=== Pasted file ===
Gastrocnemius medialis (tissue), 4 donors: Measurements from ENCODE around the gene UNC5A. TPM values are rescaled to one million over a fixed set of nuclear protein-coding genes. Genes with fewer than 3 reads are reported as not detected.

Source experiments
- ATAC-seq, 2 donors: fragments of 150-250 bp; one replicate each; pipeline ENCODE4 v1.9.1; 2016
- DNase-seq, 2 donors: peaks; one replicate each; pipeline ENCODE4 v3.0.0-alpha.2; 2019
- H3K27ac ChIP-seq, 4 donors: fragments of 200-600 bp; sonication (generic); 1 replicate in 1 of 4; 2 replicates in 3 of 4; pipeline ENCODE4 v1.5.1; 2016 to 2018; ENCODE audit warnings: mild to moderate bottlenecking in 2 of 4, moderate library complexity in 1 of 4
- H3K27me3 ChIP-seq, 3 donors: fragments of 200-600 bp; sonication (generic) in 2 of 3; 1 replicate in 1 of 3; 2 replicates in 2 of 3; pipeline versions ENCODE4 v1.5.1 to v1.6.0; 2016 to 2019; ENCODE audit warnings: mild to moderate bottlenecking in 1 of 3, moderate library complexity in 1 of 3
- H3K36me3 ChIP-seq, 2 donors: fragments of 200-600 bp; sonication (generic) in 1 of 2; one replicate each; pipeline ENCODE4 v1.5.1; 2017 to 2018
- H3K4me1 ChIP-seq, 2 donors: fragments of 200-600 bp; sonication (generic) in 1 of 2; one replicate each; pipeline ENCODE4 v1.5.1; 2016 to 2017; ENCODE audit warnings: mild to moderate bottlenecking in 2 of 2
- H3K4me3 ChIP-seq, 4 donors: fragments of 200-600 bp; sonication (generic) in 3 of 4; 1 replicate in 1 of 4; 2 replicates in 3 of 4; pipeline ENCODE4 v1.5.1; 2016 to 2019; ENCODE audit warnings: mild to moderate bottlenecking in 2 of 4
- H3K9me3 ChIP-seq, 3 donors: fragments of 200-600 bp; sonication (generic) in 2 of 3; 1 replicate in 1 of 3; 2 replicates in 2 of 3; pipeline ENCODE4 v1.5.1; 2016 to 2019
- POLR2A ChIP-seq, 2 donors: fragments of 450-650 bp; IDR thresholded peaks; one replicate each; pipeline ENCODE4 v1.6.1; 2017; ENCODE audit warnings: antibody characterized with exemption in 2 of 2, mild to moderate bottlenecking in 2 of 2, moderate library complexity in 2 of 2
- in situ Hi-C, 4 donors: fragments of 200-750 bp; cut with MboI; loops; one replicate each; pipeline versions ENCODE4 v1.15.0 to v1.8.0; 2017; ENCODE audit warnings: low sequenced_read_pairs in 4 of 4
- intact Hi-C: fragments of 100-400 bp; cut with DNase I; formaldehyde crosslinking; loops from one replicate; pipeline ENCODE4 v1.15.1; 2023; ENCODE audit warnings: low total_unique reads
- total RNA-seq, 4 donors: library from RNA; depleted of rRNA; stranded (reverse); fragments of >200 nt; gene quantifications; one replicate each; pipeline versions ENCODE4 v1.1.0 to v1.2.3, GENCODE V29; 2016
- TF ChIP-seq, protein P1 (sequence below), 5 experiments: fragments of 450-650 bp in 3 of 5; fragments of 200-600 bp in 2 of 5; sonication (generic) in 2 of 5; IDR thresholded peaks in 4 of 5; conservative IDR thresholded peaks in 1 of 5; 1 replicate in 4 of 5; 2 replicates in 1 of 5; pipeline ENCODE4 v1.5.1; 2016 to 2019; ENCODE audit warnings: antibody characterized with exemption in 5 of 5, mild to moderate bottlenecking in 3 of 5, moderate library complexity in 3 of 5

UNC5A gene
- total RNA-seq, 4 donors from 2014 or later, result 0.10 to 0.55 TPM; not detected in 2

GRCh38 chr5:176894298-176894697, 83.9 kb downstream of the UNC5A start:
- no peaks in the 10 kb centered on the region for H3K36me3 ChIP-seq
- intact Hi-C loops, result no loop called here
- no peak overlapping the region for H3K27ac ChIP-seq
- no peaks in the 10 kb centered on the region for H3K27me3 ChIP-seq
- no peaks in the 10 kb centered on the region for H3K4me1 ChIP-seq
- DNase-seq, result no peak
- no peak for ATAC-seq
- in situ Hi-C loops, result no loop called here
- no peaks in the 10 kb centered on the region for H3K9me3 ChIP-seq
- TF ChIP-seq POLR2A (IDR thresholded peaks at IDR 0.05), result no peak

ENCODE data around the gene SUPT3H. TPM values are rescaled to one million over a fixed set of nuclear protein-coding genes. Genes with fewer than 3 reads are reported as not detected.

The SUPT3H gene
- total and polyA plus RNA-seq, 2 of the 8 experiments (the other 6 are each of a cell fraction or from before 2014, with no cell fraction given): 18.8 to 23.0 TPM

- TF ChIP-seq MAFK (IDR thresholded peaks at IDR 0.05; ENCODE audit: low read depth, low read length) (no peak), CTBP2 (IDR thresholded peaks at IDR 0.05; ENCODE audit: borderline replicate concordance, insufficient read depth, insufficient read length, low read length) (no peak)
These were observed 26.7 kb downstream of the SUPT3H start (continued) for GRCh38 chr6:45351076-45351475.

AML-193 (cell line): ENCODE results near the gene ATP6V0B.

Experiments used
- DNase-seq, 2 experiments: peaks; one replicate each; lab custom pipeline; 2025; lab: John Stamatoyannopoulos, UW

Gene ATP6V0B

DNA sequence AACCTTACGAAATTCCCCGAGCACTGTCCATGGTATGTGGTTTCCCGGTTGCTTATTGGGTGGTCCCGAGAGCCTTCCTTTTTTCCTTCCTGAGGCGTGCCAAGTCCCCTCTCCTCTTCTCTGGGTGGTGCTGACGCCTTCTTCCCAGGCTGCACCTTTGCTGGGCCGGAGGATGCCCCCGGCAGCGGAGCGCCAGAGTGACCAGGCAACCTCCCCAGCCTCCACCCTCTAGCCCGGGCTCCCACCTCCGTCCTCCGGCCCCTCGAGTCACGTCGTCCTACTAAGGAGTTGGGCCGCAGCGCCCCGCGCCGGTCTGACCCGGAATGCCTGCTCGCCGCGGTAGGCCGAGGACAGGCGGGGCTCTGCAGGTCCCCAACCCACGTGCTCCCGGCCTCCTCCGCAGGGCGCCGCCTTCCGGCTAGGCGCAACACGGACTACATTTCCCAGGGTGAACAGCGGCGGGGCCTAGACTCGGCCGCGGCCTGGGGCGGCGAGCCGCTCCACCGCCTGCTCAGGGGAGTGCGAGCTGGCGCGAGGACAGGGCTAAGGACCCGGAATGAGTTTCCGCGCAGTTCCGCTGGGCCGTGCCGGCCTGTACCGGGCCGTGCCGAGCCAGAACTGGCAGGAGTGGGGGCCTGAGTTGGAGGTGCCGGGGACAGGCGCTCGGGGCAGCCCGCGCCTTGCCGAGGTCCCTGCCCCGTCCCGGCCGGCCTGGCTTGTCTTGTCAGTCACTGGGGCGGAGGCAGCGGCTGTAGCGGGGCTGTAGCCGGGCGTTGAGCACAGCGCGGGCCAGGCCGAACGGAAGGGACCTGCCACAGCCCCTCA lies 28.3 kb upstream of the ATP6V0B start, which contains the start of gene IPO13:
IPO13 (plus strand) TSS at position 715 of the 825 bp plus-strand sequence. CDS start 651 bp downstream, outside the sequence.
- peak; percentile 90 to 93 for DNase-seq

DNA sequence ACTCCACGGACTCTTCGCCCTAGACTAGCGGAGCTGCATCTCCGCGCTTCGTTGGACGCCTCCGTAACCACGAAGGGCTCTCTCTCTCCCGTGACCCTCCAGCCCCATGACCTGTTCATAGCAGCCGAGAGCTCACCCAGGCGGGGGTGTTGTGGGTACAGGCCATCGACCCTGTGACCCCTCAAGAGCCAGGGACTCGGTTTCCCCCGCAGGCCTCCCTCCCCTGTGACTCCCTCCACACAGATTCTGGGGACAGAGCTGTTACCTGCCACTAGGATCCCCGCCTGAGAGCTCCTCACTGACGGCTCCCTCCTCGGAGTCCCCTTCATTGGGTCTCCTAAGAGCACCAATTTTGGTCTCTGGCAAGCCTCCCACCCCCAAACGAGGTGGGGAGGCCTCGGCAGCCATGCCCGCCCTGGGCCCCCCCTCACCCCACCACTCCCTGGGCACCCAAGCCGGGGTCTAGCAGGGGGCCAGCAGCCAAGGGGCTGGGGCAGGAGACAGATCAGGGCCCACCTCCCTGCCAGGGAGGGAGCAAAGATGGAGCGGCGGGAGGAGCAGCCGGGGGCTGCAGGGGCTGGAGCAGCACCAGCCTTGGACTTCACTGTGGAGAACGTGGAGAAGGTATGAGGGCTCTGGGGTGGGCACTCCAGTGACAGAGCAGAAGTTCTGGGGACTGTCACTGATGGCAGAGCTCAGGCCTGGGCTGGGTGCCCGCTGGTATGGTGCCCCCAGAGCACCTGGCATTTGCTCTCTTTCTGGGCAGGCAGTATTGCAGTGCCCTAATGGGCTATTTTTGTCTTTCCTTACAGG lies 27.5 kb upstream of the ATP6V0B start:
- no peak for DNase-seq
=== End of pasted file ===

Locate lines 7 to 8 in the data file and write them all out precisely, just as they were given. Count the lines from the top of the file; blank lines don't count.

- H3K36me3 ChIP-seq, 2 donors: fragments of 200-600 bp; sonication (generic) in 1 of 2; one replicate each; pipeline ENCODE4 v1.5.1; 2017 to 2018
- H3K4me1 ChIP-seq, 2 donors: fragments of 200-600 bp; sonication (generic) in 1 of 2; one replicate each; pipeline ENCODE4 v1.5.1; 2016 to 2017; ENCODE audit warnings: mild to moderate bottlenecking in 2 of 2